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Why some moments matter more than others

Some moments matter more than others.

Well that’s a truism, for sure. It’s a fundamental truth of life and of love, so not surprisingly it’s also true of marketing, as the speakers at the Marketing Association’s Brainy Breakfast – “Engaging the Mobile-First Consumer” – told us this week.

The topic for the session was mobile marketing and the overriding message from all three speakers was that mobile = moments. Lots of moments in fact, as we typically interact with our smartphones in excess of 150 times per day. And while the increase in smartphone’s share of online sessions is increasing, the time per session is decreasing.

So the second truism is confirmation of the fact that our attention spans are fast approaching that of a goldfish. If you need more evidence, one in two people give up if a site takes more than 3 seconds to load on their phone. Shamefully, the average time to load is 22 seconds, so room for improvement there.

Steven Roach, agency development manager at Google Australia, supplied most of these statistics and intuitively they feel right. Plus, the evidence from the audience supported the theory that we live on, with, and by our phones, because despite the unsociably early start of the session, only one person raised their hand in response to the question “who hasn’t looked at their smartphone this morning?”  

Like the other speakers, Steven talked about mobile moments and, specifically, micro-moments as an opportunity for marketers to interact with and influence potential customers. Instead of intruding or annoying them, we can assist them by meeting their needs in those moments.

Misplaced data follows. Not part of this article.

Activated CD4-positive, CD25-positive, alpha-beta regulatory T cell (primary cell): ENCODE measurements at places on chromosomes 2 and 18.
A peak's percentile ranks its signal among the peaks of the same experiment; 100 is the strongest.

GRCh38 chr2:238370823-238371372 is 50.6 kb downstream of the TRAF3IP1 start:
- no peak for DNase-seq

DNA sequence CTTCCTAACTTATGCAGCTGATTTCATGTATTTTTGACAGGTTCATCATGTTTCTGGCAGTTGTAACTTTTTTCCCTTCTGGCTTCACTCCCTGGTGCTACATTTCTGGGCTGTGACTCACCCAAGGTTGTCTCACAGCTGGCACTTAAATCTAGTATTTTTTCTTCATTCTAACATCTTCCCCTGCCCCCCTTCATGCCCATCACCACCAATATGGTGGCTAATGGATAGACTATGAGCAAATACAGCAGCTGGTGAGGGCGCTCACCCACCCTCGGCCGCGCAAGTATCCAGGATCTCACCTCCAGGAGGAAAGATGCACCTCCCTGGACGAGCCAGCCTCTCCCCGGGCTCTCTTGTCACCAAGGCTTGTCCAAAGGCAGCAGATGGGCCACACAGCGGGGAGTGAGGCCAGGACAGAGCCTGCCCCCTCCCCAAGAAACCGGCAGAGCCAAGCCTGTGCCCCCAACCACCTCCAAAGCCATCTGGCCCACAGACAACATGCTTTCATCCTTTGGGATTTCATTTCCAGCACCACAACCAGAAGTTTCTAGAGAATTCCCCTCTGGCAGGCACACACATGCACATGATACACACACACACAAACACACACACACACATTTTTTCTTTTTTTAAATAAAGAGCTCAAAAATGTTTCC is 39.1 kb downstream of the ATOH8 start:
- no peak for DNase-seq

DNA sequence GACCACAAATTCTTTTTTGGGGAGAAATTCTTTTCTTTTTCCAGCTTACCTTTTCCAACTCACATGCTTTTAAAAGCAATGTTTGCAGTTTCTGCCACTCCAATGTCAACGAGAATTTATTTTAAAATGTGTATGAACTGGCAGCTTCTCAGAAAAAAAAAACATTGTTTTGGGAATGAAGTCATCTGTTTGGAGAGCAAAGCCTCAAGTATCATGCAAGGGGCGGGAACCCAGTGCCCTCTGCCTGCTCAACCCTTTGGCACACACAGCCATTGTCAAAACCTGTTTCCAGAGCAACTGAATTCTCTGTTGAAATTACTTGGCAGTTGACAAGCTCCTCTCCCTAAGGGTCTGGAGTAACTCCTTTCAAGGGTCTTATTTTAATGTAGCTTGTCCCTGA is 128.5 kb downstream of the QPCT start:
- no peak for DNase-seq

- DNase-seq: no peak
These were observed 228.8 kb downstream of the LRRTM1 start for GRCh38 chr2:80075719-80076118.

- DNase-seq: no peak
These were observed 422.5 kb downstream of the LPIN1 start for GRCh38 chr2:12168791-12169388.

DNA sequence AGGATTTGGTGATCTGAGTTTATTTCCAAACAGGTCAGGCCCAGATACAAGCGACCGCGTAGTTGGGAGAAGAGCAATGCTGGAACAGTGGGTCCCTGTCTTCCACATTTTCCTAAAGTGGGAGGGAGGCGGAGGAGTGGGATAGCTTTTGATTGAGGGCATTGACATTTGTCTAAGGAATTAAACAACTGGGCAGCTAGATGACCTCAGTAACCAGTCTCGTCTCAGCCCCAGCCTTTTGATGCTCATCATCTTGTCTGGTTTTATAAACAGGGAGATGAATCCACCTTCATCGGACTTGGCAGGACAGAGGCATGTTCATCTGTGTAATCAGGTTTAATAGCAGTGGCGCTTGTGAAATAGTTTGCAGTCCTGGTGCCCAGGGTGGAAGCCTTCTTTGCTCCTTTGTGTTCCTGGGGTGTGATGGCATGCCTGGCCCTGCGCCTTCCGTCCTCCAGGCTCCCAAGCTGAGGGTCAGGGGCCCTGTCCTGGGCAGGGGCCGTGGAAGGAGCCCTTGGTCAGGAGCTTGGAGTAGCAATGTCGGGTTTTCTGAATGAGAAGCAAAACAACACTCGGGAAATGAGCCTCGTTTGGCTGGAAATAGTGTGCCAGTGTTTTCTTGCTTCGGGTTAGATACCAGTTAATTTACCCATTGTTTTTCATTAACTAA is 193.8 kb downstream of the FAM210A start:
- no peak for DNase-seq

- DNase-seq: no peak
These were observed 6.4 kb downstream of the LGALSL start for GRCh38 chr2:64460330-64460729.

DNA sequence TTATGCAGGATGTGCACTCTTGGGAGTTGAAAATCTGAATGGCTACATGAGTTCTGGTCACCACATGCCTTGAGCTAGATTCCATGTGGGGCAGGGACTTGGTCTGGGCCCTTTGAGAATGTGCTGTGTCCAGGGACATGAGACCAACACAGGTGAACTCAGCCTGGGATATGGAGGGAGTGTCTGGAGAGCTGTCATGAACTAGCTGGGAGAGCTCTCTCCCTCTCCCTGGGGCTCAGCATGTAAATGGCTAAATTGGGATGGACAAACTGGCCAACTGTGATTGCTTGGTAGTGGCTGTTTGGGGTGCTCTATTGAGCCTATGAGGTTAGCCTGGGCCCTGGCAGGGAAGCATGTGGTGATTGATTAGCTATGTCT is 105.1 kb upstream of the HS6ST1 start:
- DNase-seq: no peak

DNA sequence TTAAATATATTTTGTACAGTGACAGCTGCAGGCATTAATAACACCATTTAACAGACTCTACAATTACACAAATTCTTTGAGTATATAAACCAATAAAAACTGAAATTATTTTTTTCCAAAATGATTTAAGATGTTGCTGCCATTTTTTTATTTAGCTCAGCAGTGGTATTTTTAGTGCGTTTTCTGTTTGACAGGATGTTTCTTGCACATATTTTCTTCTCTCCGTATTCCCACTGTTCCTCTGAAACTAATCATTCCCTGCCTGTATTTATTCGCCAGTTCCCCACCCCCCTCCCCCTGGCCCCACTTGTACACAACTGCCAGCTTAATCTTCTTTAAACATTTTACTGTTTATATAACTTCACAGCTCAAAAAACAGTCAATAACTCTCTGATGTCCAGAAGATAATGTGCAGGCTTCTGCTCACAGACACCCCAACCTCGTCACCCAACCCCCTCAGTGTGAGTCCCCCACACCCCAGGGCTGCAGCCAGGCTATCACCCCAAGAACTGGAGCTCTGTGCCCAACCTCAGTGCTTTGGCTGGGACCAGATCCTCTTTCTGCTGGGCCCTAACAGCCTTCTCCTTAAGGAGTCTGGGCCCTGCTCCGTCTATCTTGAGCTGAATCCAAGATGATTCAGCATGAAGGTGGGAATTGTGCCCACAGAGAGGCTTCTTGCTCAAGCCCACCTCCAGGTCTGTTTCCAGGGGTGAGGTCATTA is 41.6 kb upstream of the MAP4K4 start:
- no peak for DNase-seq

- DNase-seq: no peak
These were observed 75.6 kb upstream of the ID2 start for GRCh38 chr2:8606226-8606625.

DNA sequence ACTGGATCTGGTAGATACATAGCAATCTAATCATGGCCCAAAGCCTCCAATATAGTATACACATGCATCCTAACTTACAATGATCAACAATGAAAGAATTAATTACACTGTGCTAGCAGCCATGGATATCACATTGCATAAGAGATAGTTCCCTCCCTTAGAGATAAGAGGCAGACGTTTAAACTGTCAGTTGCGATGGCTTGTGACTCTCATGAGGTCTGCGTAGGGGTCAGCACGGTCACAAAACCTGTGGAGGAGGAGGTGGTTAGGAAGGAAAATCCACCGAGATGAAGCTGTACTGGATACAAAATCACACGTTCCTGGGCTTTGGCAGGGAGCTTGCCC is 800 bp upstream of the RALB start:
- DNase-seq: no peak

That we are in an age of assistance is unquestionable and the many micro-moments that occur during our day are the times when brands can be useful and provide the assistance people want. So truism three: we want to be helped. People don’t want to be interrupted, people don’t want to be startled with irrelevant messages but they do want information that helps them accomplish something.

What Steven described was in effect a continuum of ‘help’ which would include to learn, to discover, to find and to buy. So the “help to accomplish something” would need to take different forms, though the blue print is very similar: identify the need, deliver in the moment, and measure the moments that matter to your category/brand.

Steven acknowledged that there is an emotional component to these micro-moments and that people are loyal to their needs of the moment – he claims we are brand agnostic. This I don’t believe is a truism and it doesn’t feel right when we have already acknowledged that micro-moments are emotionally driven. We know that our relationship with brands is emotionally driven and, more importantly in this context, that what we feel about brands is largely unconscious. So it’s hard to marry that with the idea that in our emotionally driven micro-moments, brand salience and mental availability do not have any part to play.

Certainly, brands being judged by what they do, how they enable us to get stuff done, how they recognise our needs, and their ability to adopt a conversational rather than a didactic tone will go a long way to aligning with a mobile engaged audience. Delivering in the moment doesn’t just mean hitting someone with an ad or other content at the right time. Instead, it means delivering the right experience for that specific moment – emotional moment that is, not a time of day.

The customer experience will be judged on how we communicate with people in these micro-moments because customer experience isn’t confined to when they make a purchase or interact with a brand’s service centre or in some other way. And, customer experience is an integral part of the total brand experience. So the last truism is that brand mana works both ways – unconscious brand memories mean that people are not brand agnostic when these micro-moments occur and, equally, what we deliver to these moments is a component of brand experience that contributes to building the overarching brand memories.

So, let’s make the most of every moment and create great customer experiences as we assist people through the journey of their mobile engaged day.

Colleen Ryan is the head of strategy at TRA. 

This story first appeared at StopPress.

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